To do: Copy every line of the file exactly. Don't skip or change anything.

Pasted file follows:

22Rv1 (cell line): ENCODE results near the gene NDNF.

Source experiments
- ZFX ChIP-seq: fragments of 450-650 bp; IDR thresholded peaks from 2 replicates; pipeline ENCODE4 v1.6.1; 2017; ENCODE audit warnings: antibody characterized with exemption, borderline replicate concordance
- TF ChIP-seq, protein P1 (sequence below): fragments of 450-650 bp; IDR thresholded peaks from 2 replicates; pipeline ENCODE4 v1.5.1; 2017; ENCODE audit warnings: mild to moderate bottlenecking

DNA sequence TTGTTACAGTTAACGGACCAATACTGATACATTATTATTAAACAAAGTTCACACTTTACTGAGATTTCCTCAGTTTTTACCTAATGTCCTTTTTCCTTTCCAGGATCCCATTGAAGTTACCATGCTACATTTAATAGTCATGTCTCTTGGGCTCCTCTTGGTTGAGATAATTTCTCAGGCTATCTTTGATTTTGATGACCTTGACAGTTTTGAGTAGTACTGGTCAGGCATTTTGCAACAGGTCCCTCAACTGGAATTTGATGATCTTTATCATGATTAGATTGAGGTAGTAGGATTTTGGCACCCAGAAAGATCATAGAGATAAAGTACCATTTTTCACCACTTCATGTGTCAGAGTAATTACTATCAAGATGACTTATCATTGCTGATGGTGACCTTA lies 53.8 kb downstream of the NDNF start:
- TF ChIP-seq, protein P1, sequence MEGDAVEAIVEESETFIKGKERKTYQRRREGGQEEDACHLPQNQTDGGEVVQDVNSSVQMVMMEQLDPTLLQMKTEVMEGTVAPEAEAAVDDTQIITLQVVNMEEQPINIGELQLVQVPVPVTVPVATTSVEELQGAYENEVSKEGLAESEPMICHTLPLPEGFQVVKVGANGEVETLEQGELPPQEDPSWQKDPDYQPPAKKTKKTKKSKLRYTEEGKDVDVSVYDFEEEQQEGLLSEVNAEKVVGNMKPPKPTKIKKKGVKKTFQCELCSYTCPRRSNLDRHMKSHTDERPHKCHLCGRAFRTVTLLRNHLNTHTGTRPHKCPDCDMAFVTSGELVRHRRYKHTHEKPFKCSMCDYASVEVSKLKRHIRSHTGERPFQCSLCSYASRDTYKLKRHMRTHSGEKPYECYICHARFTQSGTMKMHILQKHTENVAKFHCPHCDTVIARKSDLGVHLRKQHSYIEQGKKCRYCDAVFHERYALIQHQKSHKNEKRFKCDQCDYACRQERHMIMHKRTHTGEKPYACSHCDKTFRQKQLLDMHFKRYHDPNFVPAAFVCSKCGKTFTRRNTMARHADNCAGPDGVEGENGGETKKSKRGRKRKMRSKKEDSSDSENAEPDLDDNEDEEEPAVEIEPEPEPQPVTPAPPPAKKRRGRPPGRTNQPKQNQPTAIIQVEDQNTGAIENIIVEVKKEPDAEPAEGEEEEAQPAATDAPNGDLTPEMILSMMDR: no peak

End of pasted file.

22Rv1 (cell line): ENCODE results near the gene NDNF.

Source experiments
- ZFX ChIP-seq: fragments of 450-650 bp; IDR thresholded peaks from 2 replicates; pipeline ENCODE4 v1.6.1; 2017; ENCODE audit warnings: antibody characterized with exemption, borderline replicate concordance
- TF ChIP-seq, protein P1 (sequence below): fragments of 450-650 bp; IDR thresholded peaks from 2 replicates; pipeline ENCODE4 v1.5.1; 2017; ENCODE audit warnings: mild to moderate bottlenecking

DNA sequence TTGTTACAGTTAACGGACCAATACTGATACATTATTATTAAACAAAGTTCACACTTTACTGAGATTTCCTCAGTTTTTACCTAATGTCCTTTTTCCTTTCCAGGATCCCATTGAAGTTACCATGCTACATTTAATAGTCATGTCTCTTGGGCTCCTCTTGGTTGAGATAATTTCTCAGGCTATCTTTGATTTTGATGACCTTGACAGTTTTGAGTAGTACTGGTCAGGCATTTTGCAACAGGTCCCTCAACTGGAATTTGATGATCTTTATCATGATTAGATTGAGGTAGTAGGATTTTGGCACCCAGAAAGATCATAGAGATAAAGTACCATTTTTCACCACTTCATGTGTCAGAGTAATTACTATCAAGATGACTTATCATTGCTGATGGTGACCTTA lies 53.8 kb downstream of the NDNF start:
- TF ChIP-seq, protein P1, sequence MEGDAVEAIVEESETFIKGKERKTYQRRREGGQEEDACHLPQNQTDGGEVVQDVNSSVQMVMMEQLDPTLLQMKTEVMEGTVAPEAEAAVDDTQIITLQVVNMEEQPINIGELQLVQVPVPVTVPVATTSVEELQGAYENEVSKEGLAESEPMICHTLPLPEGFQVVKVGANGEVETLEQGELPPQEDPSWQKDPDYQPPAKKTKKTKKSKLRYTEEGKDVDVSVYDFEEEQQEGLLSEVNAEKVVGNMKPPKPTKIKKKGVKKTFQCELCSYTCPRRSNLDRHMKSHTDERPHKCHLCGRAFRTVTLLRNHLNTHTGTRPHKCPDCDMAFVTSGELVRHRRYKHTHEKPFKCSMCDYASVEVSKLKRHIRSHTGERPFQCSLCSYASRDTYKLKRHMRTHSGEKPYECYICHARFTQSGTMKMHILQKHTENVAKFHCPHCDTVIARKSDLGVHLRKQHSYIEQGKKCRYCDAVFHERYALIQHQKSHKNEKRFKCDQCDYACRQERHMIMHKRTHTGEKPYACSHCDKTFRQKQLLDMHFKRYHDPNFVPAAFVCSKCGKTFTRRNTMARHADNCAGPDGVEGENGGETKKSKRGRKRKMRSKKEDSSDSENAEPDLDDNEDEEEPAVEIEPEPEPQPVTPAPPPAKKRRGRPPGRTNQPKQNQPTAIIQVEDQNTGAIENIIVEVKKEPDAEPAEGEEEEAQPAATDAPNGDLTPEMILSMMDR: no peak